So, what then is the best model year for the Honda CR-V? That would be the 2020 Honda CR-V. It has relatively few complaints or reported problems and makes for a problem-free model.

What About Recalls for These Models?

The Honda CR-V has been recalled 39 times since it started production. Below is a breakdown of the recall data for each model year:

  • 2002: 12 recalls
  • 2010: 10 recalls
  • 2003: 10 recalls
  • 2005: 9 recalls
  • 2004: 9 recalls
  • 2011: 8 recalls
  • 2009: 8 recalls
  • 2006: 8 recalls
  • 2007: 7 recalls
  • 2008: 7 recalls
  • 2017: 3 recalls
  • 2012: 3 recalls
  • 2016: 2 recalls
  • 1999: 2 recalls
  • 1998: 2 recalls
  • 2015: 2 recalls
  • 1997: 1 recall
  • 2013: 1 recall
  • 2018: 1 recall

Honda CR-V Model Year List

Here are model years for the Honda CR-V

First Generation

  • 1997 Honda CR-V
  • 1998 Honda CR-V
  • 2000 Honda CR-V
  • 2001 Honda CR-V

Second Generation

  • 2002 Honda CR-V
  • 2003 Honda CR-V
  • 2004 Honda CR-V
  • 2005 Honda CR-V
  • 2006 Honda CR-V

Third Generation

  • 2007 Honda CR-V
  • 2008 Honda CR-V
  • 2009 Honda CR-V
  • 2010 Honda CR-V
  • 2011 Honda CR-V

Fourth Generation

  • 2012 Honda CR-V
  • 2013 Honda CR-V
  • 2014 Honda CR-V
  • 2015 Honda CR-V
  • 2016 Honda CR-V

Fifth Generation

  • 2017 Honda CR-V
  • 2018 Honda CR-V
  • 2019 Honda CR-V
  • 2020 Honda CR-V

Are Honda CR-V Expensive to Maintain?

The Honda CR-V is perhaps one of the most inexpensive compact SUVs to maintain. According to RepairPal, you will spend around $407 annually on servicing your Honda CR-V.

This places the Honda CR-V in the realm of cars that have excellent ownership costs. We suspect only a few models (maybe the Toyota Rav4) have lower maintenance costs than the Honda CR-V.

Also read our article about how long the Honda HR-V lasts.

How Long Do the Brakes Last?

Honda CR-V brake pads and rotors should get anything between 30,000 to 60,000 miles. The lifespan of your brakes is subject to the maintenance it receives.

Regular maintenance will see your brakes last up to 60,000 miles or, if you’re lucky, 70,000 miles.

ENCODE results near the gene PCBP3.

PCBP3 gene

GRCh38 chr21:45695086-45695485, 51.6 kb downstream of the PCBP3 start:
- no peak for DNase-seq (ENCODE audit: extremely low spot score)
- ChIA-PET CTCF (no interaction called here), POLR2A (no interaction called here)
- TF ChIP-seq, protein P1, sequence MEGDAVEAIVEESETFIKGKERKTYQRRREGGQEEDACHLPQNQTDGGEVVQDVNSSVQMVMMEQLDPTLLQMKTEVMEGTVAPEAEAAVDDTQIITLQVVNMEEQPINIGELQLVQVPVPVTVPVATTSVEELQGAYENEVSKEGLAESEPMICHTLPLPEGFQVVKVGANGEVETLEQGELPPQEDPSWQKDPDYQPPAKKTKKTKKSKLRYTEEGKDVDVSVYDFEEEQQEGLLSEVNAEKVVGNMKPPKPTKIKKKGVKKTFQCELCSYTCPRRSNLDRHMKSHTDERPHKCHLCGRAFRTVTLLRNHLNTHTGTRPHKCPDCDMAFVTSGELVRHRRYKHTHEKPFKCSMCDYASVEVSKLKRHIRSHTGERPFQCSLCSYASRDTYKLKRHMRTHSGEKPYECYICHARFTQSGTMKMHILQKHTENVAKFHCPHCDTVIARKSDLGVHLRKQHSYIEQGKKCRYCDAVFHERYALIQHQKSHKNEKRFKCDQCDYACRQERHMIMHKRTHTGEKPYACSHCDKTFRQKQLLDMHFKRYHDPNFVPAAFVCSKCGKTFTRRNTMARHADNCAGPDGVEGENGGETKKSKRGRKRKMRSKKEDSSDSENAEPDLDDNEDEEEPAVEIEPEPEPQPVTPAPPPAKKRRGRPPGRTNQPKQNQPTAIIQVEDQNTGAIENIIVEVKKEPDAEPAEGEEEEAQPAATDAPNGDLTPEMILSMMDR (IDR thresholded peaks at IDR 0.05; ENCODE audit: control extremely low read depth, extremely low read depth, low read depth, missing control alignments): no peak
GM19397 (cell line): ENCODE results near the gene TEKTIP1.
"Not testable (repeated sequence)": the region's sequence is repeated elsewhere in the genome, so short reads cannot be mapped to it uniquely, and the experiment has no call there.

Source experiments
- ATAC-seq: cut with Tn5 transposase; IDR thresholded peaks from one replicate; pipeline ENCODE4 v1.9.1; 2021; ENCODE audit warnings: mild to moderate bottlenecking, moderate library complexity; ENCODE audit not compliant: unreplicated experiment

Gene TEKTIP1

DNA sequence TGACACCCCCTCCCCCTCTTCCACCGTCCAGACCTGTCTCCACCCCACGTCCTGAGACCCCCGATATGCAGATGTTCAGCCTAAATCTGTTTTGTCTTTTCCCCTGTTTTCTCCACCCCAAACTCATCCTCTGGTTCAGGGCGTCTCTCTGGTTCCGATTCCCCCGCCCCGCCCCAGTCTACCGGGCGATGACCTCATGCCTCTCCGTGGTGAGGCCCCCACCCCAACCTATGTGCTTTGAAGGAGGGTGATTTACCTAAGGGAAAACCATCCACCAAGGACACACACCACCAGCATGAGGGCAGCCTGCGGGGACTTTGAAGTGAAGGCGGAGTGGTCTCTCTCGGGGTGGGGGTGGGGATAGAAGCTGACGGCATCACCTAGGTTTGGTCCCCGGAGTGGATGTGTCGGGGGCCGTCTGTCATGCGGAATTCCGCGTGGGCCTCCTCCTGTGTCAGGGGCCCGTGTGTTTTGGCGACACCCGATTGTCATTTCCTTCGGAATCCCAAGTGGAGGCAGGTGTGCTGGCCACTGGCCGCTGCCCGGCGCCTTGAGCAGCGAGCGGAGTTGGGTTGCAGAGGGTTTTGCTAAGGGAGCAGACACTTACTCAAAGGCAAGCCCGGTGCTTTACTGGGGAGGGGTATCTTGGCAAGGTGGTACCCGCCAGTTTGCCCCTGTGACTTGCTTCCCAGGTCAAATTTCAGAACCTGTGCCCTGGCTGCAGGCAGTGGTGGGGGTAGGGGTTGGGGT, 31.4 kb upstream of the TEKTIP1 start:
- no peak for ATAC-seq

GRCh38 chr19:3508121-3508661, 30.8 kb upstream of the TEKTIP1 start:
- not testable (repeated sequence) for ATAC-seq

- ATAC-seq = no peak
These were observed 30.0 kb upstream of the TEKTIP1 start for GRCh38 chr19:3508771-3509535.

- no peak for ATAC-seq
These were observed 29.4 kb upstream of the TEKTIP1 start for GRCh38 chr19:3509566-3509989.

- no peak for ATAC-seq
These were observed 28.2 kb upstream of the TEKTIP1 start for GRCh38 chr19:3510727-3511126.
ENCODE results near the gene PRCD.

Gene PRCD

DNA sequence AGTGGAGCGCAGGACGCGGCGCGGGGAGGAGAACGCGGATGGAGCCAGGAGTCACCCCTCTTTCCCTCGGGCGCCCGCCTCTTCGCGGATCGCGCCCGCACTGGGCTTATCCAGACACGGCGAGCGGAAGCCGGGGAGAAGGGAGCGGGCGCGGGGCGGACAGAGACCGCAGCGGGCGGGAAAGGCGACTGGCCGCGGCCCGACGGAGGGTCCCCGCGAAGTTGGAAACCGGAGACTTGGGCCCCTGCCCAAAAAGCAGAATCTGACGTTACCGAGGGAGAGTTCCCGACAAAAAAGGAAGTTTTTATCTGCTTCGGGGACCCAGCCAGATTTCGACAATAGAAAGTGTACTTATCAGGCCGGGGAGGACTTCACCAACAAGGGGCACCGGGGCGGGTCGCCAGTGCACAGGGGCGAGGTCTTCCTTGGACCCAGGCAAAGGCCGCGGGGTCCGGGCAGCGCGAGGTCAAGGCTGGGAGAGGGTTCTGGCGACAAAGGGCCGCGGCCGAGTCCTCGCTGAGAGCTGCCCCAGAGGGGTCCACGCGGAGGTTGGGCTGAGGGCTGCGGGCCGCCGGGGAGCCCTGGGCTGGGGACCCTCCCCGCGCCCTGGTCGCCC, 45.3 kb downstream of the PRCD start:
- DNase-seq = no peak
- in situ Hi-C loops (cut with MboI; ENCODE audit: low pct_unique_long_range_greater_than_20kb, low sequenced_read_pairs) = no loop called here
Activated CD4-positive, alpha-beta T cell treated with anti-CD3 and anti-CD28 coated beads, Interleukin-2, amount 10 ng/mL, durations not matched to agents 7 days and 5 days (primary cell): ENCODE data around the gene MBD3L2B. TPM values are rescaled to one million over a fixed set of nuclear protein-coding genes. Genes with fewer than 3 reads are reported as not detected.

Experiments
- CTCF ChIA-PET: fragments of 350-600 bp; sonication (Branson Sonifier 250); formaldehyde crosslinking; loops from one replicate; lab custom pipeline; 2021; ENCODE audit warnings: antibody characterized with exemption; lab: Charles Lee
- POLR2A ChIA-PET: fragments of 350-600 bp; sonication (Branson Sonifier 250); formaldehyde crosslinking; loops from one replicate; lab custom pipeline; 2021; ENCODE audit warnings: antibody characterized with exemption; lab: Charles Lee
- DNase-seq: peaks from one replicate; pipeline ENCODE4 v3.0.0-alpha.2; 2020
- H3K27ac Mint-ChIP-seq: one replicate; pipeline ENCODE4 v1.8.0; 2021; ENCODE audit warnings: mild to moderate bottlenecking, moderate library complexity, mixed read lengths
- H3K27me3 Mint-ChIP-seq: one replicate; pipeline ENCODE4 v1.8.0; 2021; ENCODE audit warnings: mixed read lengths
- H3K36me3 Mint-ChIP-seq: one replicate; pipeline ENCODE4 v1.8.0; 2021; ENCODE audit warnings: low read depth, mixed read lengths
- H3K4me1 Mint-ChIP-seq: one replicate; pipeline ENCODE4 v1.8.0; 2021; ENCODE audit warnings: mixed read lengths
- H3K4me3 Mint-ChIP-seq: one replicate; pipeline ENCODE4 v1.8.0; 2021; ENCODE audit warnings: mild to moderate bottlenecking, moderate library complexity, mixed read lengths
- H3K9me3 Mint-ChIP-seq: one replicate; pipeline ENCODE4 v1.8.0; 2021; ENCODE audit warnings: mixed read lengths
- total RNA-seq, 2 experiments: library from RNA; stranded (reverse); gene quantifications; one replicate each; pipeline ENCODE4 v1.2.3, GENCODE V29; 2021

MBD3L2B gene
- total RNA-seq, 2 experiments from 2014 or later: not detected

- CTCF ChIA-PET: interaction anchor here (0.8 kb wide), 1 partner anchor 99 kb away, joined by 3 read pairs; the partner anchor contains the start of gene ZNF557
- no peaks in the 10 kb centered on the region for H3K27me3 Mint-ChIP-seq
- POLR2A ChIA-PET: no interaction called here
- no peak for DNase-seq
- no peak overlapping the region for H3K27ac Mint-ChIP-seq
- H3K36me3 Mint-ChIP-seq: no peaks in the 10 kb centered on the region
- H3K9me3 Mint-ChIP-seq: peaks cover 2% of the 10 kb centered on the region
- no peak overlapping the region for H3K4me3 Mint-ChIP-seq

How Long Do the Tires Last?

Provided you keep up with regular maintenance and nothing damages your tires, they should last about 50,000 miles, which is about three to four years.

However, owners have varying reports on how tires last. This is mostly because tire wear depends on use and maintenance, which vary from person to person.

How Long Do the Transmissions Last?

The average Honda CR-V can have its transmission last between 120,000 and 180,000 miles before needing replacement.

We recommend periodic transmission fluid flush and filter changes to keep your tranny in great condition.

How Long Do the Spark Plugs Last?

According to Honda, the spark plugs will need replacement after seven years or 105,000 miles, whichever comes first.

You should get your technician to check the condition and gap of the spark plugs at intervals recommended in the service manual.

What About Insurance Cost?

You will spend about $2,364 on insurance for your Honda CR-V annually.

This means you’ll be shelling out $197 in monthly insurance payments for your CR-V.

Tips to Prolong the Life of Your Honda CR-V

Here are ways to increase your Honda CR-V’s life:

  1. Give your car the maintenance and care it deserves.
  2. Avoid any modifications that can increase the strain on vital components.
  3. Prevent your car from becoming a rust bucket by rustproofing it.